With the new understanding that swelling does occur I’m now wondering about the distribution of energy being released from within a reactor. Again not quite sure if I’m wording this correctly here. So while there’s energy being released from the actual splitting of the uranium atom is there not also a considerable amount of energy or heat being generated as the fuel itself grows in volume?

I would think the newly created Plutonium atoms squeezing there way into existence, forcing there way through the crystalline structure of the fuel has to be contributing to the overall output of the reactor.
 
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russ_watters
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So while there’s energy being released from the actual splitting of the uranium atom is there not also a considerable amount of energy or heat being generated as the fuel itself grows in volume?

I would think the newly created Plutonium atoms squeezing there way into existence, forcing there way through the crystalline structure of the fuel has to be contributing to the overall output of the reactor.
Mechanical engineer here, not a physicist; I would think that would absorb energy, not release it. And even then it would be miniscule compared to the total energy released in the reaction. Maybe not even enough to bother calculating.
 
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So when a neutron collides with and splits a uranium atom, two new atoms are left behind. I understand that the individual size of the new atoms are smaller then the uranium atom they came from, but when you take into account the combined size of 2 new electron clouds, wouldn’t there sum be larger then that of the single electron cloud of the original uranium atom?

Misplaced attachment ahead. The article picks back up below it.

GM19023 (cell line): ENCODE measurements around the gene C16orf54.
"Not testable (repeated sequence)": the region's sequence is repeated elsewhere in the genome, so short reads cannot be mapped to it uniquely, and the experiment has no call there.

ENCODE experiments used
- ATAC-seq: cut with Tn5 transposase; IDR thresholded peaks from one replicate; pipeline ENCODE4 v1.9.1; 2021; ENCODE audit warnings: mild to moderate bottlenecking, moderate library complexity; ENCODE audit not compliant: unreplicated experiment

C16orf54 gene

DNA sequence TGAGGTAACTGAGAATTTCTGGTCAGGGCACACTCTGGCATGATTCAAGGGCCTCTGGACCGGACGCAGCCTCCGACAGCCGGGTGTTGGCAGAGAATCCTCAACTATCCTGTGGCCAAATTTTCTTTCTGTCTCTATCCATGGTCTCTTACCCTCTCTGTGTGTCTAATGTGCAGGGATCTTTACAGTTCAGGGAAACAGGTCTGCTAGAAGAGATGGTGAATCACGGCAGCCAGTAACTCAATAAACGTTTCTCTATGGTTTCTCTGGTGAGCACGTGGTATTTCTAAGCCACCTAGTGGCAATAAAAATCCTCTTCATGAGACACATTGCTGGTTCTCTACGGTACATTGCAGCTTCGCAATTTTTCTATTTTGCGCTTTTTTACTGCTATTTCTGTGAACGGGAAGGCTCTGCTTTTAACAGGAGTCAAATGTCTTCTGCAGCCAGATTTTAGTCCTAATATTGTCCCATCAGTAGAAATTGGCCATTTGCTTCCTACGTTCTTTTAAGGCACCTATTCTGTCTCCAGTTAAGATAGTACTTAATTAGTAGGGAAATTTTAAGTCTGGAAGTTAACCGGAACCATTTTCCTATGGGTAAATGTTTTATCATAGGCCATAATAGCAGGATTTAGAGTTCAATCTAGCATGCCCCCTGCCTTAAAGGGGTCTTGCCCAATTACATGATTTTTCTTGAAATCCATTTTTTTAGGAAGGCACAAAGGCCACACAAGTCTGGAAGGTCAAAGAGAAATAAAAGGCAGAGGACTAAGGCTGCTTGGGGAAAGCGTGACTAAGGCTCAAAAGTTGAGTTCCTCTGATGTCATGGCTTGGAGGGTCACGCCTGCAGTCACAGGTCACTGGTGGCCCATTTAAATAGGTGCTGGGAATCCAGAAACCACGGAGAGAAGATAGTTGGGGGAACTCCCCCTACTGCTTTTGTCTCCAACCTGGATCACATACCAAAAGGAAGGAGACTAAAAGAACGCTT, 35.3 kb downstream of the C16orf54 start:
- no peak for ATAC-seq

I ask because if this were true it would seem like the uranium fuel would continually grow in size as the chain reaction continued.
A lot of the fission fragments are not even individually smaller than U, due to lanthanide contraction:
https://www.schoolmykids.com/learn/interactive-periodic-table/molar-volume-of-all-the-elements
Ta to Au are not formed by fission. Only Nb to Ag are smaller (elements 41 to 47) but of their conjugates, 45 to 51, only 45 to 47 are in that range, and it is a small yield region anyway.

Breakdown of crystal structure does not necessarily cause expansion. Pu actually shrinks on melting. Nor does solid damage necessarily accumulate and cause storage of energy. Some solids accumulate Wigner energy, others do not. (Fluids do not have Wigner energy as such, but they may accumulate metastable reaction products, and energy in them.)
The energy stored in Wigner energy is smaller than the energy immediately dissipated as heat, but it is relevant and worth calculating because energy stored up as Wigner energy, elastic stress energy and chemical energy has ways to do things that heat immediately available for conduction does not.

Fission tracks in solids are limited to a few μm. Fast neutrons deposit their energy over multiple cm. Prompt gammas even farther than neutrons, but not much farther. I do not remember beta ranges so out of hand.